A hyperactive immune system, for example, may lead to the development of an autoimmune disease such as arthritis or asthma. With a depleted immune system, the body is at risk of being overwhelmed by invading bacteria and viruses, resulting in cancer or other life-threatening diseases.
At several levels — and in markedly different ways — chemical changes that are directly related to altered emotional states can profoundly influence the immune system. These emotional states correlate with life’s stressors, such as extended working hours, unhealthy environments, and increasing demands from commitments, careers, and commutes.
All of these can ignite the aging process into high gear while presenting a definite obstruction to productivity, youthfulness, and health span (meaning the number of years you are healthy). In short, the deleterious combination of emotional stress and increased years is why so many of us get sick or feel old long before our time. Is it any wonder that few of us enjoy the optimal health span and longevity within our grasp? In spite of modern medical advances and knowledge about healthy lifestyles, the United States ranks a discouraging eleventh in the world in life expectancy.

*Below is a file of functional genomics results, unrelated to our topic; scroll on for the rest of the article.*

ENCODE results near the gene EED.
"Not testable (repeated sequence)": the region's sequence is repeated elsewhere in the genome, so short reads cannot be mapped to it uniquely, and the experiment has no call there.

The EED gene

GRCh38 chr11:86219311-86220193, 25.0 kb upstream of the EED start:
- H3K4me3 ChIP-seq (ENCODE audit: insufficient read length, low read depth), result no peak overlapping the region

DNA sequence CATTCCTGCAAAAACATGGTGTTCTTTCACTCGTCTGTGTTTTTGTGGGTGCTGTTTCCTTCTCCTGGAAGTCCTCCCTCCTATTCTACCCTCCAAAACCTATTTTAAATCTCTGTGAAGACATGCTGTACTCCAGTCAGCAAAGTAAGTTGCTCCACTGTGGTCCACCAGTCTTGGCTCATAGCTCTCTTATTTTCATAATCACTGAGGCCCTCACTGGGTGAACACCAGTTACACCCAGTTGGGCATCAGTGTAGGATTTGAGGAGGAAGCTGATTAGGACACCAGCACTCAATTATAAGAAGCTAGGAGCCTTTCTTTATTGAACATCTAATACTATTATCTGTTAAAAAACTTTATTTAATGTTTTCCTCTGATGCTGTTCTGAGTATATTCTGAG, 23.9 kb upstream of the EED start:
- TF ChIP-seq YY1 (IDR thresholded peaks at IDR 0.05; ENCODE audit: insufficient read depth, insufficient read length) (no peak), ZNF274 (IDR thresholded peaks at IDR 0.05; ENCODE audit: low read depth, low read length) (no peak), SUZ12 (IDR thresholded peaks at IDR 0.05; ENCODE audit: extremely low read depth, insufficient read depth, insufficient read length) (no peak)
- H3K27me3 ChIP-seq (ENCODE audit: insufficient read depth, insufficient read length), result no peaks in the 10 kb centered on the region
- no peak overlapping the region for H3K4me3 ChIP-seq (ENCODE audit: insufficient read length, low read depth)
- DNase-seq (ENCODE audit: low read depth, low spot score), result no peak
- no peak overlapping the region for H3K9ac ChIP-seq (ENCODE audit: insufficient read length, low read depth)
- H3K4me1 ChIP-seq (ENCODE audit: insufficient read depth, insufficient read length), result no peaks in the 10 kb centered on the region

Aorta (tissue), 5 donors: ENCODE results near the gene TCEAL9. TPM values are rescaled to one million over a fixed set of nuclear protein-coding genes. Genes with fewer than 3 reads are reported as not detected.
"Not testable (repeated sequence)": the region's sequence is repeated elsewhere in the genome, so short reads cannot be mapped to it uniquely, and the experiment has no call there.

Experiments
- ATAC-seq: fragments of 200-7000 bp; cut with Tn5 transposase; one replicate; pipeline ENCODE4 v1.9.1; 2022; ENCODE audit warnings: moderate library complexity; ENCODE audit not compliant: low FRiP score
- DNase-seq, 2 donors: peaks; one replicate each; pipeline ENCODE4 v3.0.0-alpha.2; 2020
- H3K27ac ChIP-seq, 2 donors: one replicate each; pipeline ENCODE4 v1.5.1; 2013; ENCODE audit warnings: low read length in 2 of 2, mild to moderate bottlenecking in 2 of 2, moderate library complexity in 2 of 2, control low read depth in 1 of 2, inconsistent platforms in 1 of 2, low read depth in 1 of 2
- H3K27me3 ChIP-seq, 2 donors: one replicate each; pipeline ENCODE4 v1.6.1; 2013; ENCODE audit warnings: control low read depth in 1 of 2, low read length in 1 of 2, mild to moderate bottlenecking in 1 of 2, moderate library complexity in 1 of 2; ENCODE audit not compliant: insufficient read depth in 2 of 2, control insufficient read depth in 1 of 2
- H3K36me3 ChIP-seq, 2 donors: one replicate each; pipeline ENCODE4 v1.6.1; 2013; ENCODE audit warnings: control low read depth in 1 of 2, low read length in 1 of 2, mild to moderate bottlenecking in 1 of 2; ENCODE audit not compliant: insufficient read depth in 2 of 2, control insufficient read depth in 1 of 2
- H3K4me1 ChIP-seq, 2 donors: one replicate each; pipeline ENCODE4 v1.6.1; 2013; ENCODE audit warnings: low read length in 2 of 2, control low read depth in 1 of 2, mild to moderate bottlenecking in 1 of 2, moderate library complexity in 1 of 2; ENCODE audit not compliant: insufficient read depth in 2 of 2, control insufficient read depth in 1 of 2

While no one is immune to age-related changes, there are some smart steps to make stress work for you by controlling your body’s response. In other words, stress can be viewed as a challenge as you take positive steps to get in control — and a sense of control is necessary for a balanced, healthy life. What are some proactive steps?